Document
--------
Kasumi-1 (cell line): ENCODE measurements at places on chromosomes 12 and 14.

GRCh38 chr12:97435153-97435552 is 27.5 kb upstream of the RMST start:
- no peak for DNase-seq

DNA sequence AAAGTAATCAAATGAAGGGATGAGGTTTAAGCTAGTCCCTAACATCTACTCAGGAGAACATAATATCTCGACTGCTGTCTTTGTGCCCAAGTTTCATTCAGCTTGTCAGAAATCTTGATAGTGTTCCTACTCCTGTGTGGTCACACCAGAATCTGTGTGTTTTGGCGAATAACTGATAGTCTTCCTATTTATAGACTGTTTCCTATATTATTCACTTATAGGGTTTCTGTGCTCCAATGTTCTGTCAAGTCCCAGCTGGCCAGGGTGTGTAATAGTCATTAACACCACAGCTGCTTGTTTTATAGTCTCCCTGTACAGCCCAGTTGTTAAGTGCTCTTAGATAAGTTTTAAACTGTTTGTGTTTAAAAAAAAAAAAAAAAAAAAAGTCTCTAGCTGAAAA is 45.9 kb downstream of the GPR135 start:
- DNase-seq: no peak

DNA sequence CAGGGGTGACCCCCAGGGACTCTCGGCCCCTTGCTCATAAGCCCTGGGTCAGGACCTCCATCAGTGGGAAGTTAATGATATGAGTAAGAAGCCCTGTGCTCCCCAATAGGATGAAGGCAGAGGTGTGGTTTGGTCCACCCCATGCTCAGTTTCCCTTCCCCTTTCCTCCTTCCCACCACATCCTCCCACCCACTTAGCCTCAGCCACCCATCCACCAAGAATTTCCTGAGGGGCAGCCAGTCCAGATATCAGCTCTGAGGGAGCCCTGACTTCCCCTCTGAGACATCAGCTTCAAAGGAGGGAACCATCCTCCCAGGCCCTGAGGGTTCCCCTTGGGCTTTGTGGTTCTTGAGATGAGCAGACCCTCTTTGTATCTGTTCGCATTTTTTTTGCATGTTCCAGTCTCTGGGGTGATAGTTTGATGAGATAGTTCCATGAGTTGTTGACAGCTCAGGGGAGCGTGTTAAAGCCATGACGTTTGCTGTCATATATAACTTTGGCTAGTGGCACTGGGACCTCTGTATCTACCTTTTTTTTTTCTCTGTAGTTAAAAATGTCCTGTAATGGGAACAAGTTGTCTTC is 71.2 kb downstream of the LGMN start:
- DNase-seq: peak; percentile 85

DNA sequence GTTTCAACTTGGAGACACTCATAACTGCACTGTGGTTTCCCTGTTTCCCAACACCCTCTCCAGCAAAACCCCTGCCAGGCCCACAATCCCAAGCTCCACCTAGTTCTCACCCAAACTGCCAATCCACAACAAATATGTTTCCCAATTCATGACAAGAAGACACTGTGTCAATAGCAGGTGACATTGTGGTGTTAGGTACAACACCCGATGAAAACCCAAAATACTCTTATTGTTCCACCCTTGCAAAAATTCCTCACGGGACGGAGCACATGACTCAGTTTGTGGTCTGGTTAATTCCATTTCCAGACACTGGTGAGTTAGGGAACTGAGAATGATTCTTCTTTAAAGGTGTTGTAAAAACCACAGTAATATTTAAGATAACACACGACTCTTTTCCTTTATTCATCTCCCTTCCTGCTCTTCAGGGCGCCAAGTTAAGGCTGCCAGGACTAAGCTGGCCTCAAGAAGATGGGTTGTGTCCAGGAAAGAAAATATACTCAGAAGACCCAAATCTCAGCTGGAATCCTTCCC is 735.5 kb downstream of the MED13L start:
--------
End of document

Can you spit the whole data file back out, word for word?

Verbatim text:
Kasumi-1 (cell line): ENCODE measurements at places on chromosomes 12 and 14.

GRCh38 chr12:97435153-97435552 is 27.5 kb upstream of the RMST start:
- no peak for DNase-seq

DNA sequence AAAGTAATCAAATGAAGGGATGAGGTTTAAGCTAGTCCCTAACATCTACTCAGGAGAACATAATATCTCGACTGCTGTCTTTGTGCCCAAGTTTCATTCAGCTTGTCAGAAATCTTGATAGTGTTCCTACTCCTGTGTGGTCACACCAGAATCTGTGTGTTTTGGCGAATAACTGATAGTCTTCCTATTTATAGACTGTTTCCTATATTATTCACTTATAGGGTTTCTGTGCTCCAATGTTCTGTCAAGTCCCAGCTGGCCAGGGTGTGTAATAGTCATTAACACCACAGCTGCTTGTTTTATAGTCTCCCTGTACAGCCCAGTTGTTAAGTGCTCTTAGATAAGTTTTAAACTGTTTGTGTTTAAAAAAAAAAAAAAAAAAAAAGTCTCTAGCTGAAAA is 45.9 kb downstream of the GPR135 start:
- DNase-seq: no peak

DNA sequence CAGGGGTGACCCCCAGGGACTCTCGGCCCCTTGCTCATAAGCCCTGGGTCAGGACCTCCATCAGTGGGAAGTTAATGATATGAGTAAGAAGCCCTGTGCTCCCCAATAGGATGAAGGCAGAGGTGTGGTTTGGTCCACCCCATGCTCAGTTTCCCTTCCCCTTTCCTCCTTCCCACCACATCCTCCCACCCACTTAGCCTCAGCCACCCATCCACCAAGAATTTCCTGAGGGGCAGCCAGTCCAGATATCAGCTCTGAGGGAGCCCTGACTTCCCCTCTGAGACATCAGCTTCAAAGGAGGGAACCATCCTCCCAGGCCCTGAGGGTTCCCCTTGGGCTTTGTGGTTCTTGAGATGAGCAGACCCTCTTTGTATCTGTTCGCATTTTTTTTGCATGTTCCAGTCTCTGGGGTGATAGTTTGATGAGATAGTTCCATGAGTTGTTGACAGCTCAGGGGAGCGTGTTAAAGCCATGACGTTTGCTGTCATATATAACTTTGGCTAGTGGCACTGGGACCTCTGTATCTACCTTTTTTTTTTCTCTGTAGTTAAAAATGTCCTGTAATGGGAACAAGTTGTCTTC is 71.2 kb downstream of the LGMN start:
- DNase-seq: peak; percentile 85

DNA sequence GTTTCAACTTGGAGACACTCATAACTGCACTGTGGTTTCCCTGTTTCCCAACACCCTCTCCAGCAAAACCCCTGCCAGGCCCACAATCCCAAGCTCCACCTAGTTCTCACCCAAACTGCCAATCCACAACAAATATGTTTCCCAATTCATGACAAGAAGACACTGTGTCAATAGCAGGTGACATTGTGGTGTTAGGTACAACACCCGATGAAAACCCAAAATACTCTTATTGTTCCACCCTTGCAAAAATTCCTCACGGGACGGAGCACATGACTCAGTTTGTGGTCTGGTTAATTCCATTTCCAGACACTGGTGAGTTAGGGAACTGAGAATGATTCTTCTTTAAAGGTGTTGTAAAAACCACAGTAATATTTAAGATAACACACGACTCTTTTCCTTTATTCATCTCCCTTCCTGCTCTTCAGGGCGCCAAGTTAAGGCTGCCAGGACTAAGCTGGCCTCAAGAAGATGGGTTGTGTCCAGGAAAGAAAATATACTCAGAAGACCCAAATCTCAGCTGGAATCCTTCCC is 735.5 kb downstream of the MED13L start: